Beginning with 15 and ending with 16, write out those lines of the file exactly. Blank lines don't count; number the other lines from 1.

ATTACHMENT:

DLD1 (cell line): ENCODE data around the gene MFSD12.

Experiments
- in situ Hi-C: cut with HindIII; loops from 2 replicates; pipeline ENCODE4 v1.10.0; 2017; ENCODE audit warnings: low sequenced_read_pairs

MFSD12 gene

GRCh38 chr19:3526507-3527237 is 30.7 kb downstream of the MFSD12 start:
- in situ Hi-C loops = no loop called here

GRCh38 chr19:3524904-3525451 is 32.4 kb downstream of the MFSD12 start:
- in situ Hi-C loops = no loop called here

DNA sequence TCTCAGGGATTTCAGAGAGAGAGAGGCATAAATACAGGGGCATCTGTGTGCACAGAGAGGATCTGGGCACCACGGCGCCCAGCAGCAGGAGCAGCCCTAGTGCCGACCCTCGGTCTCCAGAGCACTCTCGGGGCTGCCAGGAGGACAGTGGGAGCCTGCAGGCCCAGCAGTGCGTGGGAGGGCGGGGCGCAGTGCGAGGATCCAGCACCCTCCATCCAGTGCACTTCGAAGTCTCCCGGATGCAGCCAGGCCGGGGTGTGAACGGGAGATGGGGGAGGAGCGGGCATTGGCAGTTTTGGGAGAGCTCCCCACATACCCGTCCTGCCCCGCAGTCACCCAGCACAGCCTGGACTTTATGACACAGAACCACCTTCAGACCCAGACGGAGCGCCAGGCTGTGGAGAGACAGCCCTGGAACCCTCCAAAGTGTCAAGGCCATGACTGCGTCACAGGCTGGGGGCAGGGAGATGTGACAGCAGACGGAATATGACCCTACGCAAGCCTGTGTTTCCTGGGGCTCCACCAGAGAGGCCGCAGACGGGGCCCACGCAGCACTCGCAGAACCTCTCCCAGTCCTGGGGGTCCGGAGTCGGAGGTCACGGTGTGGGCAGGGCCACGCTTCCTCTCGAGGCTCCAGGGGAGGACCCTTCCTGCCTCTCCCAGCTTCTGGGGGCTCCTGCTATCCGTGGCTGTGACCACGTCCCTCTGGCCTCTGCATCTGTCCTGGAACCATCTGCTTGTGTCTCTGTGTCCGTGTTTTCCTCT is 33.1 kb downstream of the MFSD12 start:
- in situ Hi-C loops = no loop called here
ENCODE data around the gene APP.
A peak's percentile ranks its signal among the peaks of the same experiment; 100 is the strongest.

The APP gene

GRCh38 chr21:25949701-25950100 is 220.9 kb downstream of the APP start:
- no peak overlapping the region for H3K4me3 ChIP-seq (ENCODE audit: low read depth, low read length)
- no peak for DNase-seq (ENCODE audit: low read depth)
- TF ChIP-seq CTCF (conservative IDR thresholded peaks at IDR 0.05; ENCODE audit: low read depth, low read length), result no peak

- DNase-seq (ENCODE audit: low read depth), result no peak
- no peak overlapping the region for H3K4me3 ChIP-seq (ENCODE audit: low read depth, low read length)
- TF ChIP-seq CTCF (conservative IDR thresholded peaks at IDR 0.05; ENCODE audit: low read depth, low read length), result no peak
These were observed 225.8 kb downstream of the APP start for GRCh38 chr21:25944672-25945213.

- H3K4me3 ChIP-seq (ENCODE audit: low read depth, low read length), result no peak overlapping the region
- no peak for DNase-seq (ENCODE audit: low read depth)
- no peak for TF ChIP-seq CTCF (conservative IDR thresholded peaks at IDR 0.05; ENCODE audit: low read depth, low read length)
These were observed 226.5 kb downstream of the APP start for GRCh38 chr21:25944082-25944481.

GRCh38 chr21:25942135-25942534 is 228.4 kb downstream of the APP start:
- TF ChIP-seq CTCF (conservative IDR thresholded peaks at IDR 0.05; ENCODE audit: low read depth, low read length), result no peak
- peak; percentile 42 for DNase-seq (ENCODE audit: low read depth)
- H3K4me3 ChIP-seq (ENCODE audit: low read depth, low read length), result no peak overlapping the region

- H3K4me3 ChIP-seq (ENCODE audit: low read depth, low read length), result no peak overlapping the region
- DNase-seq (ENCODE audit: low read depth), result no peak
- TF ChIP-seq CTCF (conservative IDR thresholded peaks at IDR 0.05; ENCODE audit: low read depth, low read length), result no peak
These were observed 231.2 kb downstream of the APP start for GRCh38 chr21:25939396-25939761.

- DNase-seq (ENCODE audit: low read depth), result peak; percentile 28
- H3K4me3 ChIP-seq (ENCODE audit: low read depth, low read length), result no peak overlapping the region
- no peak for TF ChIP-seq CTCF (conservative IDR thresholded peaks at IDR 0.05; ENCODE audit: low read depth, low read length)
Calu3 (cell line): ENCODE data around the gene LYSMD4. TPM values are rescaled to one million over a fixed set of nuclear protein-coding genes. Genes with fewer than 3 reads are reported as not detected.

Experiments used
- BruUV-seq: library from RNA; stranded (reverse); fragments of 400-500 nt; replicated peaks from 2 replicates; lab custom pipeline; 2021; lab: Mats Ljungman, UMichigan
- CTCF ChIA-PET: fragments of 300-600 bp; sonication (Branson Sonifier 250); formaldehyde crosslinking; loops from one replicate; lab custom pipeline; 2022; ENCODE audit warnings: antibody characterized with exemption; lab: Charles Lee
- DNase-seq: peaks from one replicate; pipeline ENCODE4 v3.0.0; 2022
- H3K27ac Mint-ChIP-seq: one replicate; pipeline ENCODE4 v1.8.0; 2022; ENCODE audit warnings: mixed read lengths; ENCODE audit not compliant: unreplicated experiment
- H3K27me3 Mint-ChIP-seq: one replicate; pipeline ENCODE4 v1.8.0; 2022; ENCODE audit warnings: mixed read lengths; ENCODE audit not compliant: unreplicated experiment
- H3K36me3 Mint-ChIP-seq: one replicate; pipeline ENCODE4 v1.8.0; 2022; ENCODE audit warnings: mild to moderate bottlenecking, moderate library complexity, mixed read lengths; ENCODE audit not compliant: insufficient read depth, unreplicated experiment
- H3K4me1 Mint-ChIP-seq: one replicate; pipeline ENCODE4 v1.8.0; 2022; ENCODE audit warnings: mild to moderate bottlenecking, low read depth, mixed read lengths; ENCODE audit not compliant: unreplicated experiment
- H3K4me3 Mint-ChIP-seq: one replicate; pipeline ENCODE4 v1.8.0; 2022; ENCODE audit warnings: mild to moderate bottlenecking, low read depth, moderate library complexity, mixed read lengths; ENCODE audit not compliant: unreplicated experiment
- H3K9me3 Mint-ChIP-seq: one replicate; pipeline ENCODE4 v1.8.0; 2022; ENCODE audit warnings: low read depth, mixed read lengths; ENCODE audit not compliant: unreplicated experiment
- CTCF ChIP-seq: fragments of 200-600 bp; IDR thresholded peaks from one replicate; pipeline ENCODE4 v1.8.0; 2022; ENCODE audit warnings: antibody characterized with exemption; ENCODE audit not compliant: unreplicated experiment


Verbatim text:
- no peak overlapping the region for H3K4me3 ChIP-seq (ENCODE audit: low read depth, low read length)
- no peak for DNase-seq (ENCODE audit: low read depth)